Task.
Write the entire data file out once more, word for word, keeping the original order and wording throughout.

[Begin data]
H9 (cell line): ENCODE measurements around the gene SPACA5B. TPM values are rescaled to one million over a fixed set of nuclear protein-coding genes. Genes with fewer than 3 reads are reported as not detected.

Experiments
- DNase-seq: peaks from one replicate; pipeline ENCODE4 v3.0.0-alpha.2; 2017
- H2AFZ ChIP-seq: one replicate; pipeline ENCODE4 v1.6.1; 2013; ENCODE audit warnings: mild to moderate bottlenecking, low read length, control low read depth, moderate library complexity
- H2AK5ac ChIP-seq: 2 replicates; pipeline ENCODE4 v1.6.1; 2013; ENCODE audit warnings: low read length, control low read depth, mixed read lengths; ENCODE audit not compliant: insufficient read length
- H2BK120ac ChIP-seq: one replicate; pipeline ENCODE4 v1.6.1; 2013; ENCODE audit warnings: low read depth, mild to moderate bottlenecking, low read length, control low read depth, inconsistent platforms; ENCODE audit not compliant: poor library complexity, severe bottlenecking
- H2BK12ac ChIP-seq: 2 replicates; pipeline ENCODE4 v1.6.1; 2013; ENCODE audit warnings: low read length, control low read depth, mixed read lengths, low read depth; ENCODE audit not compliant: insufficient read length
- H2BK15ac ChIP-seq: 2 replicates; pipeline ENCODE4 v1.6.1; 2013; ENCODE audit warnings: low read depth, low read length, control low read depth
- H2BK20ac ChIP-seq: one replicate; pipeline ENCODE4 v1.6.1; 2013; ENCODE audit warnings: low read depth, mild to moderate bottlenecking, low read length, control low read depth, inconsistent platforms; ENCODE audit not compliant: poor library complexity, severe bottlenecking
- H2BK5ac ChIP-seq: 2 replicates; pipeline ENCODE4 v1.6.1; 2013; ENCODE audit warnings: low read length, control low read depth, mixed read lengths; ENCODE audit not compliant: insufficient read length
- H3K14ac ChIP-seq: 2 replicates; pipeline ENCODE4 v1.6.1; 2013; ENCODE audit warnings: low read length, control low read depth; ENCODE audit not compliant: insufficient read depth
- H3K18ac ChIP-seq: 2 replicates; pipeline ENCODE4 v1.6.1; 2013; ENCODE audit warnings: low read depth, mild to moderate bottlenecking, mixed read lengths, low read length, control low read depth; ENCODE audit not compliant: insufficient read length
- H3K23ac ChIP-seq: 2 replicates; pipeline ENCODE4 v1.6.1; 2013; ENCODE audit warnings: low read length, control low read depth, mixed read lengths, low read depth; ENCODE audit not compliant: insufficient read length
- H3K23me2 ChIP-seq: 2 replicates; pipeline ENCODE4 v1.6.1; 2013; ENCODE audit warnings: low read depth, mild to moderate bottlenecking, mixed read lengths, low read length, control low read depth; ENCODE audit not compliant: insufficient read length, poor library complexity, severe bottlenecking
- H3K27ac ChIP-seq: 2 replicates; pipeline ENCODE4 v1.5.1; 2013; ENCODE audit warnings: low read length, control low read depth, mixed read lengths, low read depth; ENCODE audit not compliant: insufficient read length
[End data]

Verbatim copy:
H9 (cell line): ENCODE measurements around the gene SPACA5B. TPM values are rescaled to one million over a fixed set of nuclear protein-coding genes. Genes with fewer than 3 reads are reported as not detected.

Experiments
- DNase-seq: peaks from one replicate; pipeline ENCODE4 v3.0.0-alpha.2; 2017
- H2AFZ ChIP-seq: one replicate; pipeline ENCODE4 v1.6.1; 2013; ENCODE audit warnings: mild to moderate bottlenecking, low read length, control low read depth, moderate library complexity
- H2AK5ac ChIP-seq: 2 replicates; pipeline ENCODE4 v1.6.1; 2013; ENCODE audit warnings: low read length, control low read depth, mixed read lengths; ENCODE audit not compliant: insufficient read length
- H2BK120ac ChIP-seq: one replicate; pipeline ENCODE4 v1.6.1; 2013; ENCODE audit warnings: low read depth, mild to moderate bottlenecking, low read length, control low read depth, inconsistent platforms; ENCODE audit not compliant: poor library complexity, severe bottlenecking
- H2BK12ac ChIP-seq: 2 replicates; pipeline ENCODE4 v1.6.1; 2013; ENCODE audit warnings: low read length, control low read depth, mixed read lengths, low read depth; ENCODE audit not compliant: insufficient read length
- H2BK15ac ChIP-seq: 2 replicates; pipeline ENCODE4 v1.6.1; 2013; ENCODE audit warnings: low read depth, low read length, control low read depth
- H2BK20ac ChIP-seq: one replicate; pipeline ENCODE4 v1.6.1; 2013; ENCODE audit warnings: low read depth, mild to moderate bottlenecking, low read length, control low read depth, inconsistent platforms; ENCODE audit not compliant: poor library complexity, severe bottlenecking
- H2BK5ac ChIP-seq: 2 replicates; pipeline ENCODE4 v1.6.1; 2013; ENCODE audit warnings: low read length, control low read depth, mixed read lengths; ENCODE audit not compliant: insufficient read length
- H3K14ac ChIP-seq: 2 replicates; pipeline ENCODE4 v1.6.1; 2013; ENCODE audit warnings: low read length, control low read depth; ENCODE audit not compliant: insufficient read depth
- H3K18ac ChIP-seq: 2 replicates; pipeline ENCODE4 v1.6.1; 2013; ENCODE audit warnings: low read depth, mild to moderate bottlenecking, mixed read lengths, low read length, control low read depth; ENCODE audit not compliant: insufficient read length
- H3K23ac ChIP-seq: 2 replicates; pipeline ENCODE4 v1.6.1; 2013; ENCODE audit warnings: low read length, control low read depth, mixed read lengths, low read depth; ENCODE audit not compliant: insufficient read length
- H3K23me2 ChIP-seq: 2 replicates; pipeline ENCODE4 v1.6.1; 2013; ENCODE audit warnings: low read depth, mild to moderate bottlenecking, mixed read lengths, low read length, control low read depth; ENCODE audit not compliant: insufficient read length, poor library complexity, severe bottlenecking
- H3K27ac ChIP-seq: 2 replicates; pipeline ENCODE4 v1.5.1; 2013; ENCODE audit warnings: low read length, control low read depth, mixed read lengths, low read depth; ENCODE audit not compliant: insufficient read length